Update 1May2015: Found a great website by Gabe Emerson who grew up in Funter Bay. He has done some research on the various wrecks, posting the information to his blog. His guess is the tugboat Morzhovoi, an 84 foot diesel vessel owned at one time by the Thlinket Cannery. He also notes that the Anna Baron sank near Swanson Harbor.
A closer examination of the wreck tells much about the vessel and how she met her end. Charred timbers and piles of metal fittings in the bilge shows she burned to the waterline, most likely ending up on the beach as she burned.
Given the winch gear, the large engine and the size of the vessel it is clear that this was some sort of tugboat, equipped to handle barges similar to those found nearby in the woods. She was also extravagantly equipped with electrical gear, several generators, motors and heavy wiring feature among the wreckage. There are also more mundane items, a metal sink and silverware testify to a comfortable existence for the crew. A radiator shows that she was heated, a nice feature in Alaskan waters.
In an attempt to learn more about the tug I did a little research. It did not take long to find more information on Funter Bay. Historical photos in several online archives featured images of the “Thlinket Packing Co.”, with photos of a large cannery and associated fish-traps. “Thlinket” is obviously an alternate spelling used at the time to refer to the local Tlingit people native to the region. Other photos show a Tlingit village in Funter Bay and note that they also worked in the cannery.
The historical photos came with a surprise… Images of a tugboat working as a cannery tender, moving barges of salmon from the fish-traps to the cannery. The tug, the Anna Barron, looks to be an exact match for the wreckage found on the north shore of Coot Cove. One particular photo shows the vessel with two barge loads of fish, close to where we had anchored for the night, a few hundred yards from the current location of the wreckage.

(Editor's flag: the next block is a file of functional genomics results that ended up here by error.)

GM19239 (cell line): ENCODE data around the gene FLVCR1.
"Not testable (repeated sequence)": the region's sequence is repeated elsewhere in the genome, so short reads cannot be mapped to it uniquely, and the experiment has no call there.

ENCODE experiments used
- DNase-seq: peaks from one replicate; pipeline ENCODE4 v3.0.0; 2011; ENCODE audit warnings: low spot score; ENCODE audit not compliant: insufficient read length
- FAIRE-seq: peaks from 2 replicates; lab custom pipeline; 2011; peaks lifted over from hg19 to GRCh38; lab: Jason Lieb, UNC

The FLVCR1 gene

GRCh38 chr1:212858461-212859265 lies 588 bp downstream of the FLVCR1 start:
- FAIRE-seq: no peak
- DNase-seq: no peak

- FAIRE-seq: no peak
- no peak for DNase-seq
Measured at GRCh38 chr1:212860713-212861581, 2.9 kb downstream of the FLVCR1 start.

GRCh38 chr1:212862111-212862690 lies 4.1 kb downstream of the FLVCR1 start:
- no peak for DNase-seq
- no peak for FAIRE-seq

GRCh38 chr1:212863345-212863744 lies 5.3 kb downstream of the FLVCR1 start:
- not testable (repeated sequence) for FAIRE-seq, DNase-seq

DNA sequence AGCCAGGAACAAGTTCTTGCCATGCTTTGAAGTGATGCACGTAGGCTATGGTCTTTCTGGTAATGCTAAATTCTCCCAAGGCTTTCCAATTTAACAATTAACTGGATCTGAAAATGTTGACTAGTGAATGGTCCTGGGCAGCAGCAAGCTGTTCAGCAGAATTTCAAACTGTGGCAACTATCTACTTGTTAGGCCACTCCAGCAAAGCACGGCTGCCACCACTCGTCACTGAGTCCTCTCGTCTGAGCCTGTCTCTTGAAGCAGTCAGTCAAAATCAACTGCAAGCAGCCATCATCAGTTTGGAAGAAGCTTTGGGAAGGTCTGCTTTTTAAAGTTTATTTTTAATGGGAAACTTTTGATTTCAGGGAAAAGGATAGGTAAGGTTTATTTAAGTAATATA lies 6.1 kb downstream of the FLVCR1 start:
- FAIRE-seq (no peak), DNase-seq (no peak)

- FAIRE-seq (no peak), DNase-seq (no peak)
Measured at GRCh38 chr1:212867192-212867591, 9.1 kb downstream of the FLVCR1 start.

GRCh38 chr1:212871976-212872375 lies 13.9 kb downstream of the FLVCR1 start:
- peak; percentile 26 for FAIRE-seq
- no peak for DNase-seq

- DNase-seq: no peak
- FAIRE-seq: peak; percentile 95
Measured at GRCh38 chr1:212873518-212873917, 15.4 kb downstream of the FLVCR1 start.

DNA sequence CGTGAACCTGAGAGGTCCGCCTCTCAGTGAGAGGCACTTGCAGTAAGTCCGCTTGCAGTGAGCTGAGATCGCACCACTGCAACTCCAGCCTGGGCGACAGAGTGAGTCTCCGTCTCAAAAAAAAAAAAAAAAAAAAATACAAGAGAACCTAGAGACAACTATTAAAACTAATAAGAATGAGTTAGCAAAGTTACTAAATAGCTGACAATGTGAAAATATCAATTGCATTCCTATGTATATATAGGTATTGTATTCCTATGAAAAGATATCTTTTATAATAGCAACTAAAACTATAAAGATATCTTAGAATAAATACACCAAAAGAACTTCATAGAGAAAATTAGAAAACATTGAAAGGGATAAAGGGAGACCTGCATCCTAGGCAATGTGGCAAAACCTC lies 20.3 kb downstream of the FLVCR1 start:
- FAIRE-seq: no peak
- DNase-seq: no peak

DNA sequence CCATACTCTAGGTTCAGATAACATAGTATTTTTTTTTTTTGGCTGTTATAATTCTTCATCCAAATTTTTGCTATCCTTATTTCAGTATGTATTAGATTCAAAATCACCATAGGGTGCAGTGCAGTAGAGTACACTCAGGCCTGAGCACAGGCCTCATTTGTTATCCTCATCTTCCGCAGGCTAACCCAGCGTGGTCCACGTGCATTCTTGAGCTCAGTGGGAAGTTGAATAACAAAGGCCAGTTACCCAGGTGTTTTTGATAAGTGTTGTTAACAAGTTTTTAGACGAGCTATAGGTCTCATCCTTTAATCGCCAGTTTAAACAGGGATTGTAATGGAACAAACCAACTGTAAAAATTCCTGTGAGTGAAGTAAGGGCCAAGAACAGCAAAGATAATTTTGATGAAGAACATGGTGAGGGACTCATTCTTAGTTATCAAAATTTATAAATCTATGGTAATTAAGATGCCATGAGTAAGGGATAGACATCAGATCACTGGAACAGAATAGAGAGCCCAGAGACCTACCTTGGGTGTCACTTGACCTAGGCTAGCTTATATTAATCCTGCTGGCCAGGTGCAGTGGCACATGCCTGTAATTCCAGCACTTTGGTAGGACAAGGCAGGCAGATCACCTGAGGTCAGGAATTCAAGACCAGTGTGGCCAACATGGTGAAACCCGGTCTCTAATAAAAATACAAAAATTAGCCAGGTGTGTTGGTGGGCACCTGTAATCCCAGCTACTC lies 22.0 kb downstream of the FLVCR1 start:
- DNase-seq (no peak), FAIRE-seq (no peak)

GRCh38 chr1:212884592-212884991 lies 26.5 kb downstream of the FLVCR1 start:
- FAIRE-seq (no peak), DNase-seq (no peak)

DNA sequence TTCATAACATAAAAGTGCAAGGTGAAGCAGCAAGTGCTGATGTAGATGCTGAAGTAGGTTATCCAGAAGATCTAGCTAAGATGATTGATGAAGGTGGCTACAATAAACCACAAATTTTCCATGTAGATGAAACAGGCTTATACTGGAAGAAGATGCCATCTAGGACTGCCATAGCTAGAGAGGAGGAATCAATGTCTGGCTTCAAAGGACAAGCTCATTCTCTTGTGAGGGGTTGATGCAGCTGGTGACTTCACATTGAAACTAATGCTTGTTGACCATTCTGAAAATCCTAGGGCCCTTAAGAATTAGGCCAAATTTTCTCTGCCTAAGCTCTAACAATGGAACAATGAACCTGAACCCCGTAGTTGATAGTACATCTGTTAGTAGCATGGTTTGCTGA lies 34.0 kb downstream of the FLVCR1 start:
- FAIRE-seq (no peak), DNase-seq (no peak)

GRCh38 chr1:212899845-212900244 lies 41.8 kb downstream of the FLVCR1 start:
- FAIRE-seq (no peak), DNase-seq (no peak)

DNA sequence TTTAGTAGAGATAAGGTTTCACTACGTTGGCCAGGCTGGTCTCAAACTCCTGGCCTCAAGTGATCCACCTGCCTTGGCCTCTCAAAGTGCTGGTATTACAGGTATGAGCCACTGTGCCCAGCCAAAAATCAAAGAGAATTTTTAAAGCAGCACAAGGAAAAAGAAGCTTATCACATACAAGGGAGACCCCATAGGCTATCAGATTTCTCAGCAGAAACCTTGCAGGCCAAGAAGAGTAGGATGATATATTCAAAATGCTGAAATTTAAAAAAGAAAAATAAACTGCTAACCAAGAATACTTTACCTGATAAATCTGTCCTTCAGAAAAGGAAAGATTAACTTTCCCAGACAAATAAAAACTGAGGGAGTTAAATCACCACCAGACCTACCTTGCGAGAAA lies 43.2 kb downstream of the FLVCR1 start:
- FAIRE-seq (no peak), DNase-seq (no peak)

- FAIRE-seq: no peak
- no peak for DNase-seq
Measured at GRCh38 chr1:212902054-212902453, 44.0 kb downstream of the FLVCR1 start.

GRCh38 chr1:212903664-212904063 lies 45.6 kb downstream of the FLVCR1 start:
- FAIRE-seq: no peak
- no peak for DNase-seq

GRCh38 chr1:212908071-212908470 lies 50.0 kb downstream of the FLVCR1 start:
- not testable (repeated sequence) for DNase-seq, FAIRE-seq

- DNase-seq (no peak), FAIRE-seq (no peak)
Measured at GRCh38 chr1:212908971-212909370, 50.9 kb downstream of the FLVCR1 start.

Based on the photos I tentatively ID the wreck as the Anna Barron. A vessel of the right size, type and in the correct historical context. If this is the Anna Barron, she lies just across the cove from the barges that she spent decades shuttling to and from the fish-traps along Chatham Strait and Admiralty Island. One has to wonder about her story… How did she end up burned and sunk in the bay? An accident? Deliberately burned when she was too worn to be used or sold?
There is a problem in identifying the wreckage as the Anna Barron… The engine mounted to the hull is produced by a company that was started in 1916, yet the Anna Barron is shown in 1907 photographs. It is possible the engine now in the wreck is not her original engine, but was a refit somewhere during her working life. A refit is not out of the question. A 1907 photo identifiers the Anna as a steamer, typical propulsion for a vessel at the turn of the century. It may have been desirable to refit the tug for diesel with the increased power and reduced maintenance costs offered by the then new technology.
No evidence in hand to prove the case. It may be that the vessel wrecked in Coot Cove is simply some other boat. There is a second candidate, the Barron F., a 75ft cannery tender. Information with this vessel also specifies a different engine, and seventy five feet appears to be somewhat longer than the wreck on the beach.
The barges in the woods are almost certainly those seen in the photographs. They are an exact match in size, shape, construction, including the posts on the decks used to contain the cargo of fish. A reasonable guess is that they were pulled up on the shore for protection from the elements through the winter, ready for next year’s salmon season. A season that never came with the closing of the cannery. They lie forgotten and decaying where they were left.
Funter Bay was gradually abandoned, the mines and cannery closed. The area never becoming a thriving settlement like nearby Juneau or Hoonah. With the land in private hands, is was not added to the holdings of the U.S Forest Service or an Indian corporation. The bay is now dotted with private homes and vacation cabins. As one of the best anchorages near Juneau there are usually a dozen or so boats swaying at anchor each night during the summer season. You have to look a little to see the signs of a rich history, but they are there and fun to explore.